America’s Rooster Coop

Professor Jani’s question, does America have a rooster coop like the one discussed in The White Tiger, fascinates me. Of course everyone would like to answer with an emphatic “no”, but unfortunately this is not the case. I think that the idea of the rooster coop lies at the base of our society, specifically in the institution of education. Children are placed in the cage as a result of the school district in which they live. Most children attending urban and rural public schools do not have access to the same materials that those attending private schools or public schools in the suburbs have. As a result, children are placed in the coop before they have the chance to realize what is happening. The children that attend schools that lack resources and teachers are often not given the motivation, support or preparation that they need in order to attend college. Furthermore, urban and rural communities do not often place a high importance on education as most children do not have parents that attended college and many more do not have parents that can afford to send their children to college. Meanwhile, students at private schools and the public schools located in the wealthier suburbs are given access to technology and textbooks, have teachers that are focused on teaching rather than inner-city violence, and supportive communities. Even on the collegiate level, wealthy students and poor students have very different experiences. Wealthy students have the choice of attending the university of their choice – some of them ivy league. The poorer students may be capable of attending a competitive university, but can only afford to go to the local community college. Thus, it seems that children are trapped by the education that their parents can (or cannot afford). For this reason, I am impressed by India’s decision to make public universities free in attempt to give opportunity to all people and loosen the restraints of the class system. I am sure that the system has its flaws (what large-scale institution doesn’t), but believe that it is definitely a step in the right direction in dissembling the rooster coop!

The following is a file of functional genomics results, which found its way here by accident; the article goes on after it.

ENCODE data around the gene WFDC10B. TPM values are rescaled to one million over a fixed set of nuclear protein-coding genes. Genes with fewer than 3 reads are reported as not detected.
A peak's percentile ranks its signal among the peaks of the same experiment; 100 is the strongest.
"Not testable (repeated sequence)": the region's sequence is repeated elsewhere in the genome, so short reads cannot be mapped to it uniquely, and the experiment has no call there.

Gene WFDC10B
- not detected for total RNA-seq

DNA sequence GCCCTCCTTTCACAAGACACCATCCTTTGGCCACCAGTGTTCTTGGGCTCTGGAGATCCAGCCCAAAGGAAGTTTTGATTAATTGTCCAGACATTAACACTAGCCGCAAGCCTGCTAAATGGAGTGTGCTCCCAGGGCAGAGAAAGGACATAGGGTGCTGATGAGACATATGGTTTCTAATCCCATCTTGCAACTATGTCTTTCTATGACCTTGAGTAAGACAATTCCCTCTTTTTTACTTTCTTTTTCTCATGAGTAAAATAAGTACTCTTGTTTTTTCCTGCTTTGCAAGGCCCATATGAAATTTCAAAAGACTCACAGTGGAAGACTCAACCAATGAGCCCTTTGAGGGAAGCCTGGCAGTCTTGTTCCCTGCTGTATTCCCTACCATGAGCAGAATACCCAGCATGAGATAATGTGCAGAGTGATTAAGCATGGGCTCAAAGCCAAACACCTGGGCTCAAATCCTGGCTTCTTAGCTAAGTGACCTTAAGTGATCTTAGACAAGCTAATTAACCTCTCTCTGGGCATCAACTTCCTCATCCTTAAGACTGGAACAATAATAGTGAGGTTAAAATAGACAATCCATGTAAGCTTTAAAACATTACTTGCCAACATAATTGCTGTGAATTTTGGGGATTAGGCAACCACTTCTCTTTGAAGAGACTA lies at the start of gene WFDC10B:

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One thought on “America’s Rooster Coop

  1. I’m glad you’ve thrown this idea out there.

    I need to do some more fact-checking on my comment about public education in India, however. I threw out something I had heard, but I did a little poking around and I’m not sure it’s true. I’m not saying definitely because what I’ve found after a brief look is unclear in terms of how costs are being calculated. In other words, I need to do more research, and if I had the wring impression I want to find out why.

    Nevertheless, the overall post is not based on this point, and your argument/question stands.

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